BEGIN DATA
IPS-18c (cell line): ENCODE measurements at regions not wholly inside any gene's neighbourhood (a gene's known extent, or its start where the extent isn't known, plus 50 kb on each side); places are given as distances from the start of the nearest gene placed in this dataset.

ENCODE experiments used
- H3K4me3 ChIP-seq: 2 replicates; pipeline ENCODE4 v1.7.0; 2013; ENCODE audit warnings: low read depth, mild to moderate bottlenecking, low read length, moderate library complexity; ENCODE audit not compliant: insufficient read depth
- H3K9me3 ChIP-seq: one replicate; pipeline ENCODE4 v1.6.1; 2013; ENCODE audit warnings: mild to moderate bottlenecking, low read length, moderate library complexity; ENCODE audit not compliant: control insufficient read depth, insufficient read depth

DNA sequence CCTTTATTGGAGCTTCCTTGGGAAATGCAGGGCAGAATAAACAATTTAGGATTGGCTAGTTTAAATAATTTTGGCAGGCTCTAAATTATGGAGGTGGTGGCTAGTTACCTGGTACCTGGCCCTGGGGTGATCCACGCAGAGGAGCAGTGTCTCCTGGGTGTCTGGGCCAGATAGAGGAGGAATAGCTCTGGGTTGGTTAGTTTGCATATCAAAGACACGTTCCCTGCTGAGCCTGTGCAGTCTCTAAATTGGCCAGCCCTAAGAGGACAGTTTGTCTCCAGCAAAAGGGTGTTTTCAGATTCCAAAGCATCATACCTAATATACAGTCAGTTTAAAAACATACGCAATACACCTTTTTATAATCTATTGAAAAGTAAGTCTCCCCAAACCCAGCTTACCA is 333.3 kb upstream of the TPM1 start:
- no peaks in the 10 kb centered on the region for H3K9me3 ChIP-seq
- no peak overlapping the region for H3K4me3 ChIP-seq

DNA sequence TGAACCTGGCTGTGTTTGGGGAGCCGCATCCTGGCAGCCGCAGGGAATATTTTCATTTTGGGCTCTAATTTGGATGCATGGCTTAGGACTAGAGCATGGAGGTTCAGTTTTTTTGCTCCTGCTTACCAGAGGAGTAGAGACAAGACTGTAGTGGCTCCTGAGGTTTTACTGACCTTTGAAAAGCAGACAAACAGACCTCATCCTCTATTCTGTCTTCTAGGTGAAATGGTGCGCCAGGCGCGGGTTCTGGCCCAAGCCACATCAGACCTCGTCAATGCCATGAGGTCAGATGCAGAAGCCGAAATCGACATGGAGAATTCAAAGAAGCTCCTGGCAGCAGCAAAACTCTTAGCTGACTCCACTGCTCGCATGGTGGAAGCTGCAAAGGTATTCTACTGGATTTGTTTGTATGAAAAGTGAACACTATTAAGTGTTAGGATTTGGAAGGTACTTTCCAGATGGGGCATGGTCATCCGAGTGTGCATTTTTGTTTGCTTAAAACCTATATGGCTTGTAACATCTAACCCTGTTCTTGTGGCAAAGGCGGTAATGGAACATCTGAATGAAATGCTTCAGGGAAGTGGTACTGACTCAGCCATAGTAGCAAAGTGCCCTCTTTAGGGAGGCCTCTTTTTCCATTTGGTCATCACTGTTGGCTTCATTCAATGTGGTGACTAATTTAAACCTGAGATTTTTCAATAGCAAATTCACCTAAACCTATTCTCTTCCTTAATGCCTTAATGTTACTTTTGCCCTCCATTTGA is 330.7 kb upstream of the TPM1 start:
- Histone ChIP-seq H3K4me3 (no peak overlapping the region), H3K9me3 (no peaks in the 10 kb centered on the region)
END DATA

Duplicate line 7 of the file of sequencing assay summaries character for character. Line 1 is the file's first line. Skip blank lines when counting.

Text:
- no peak overlapping the region for H3K4me3 ChIP-seq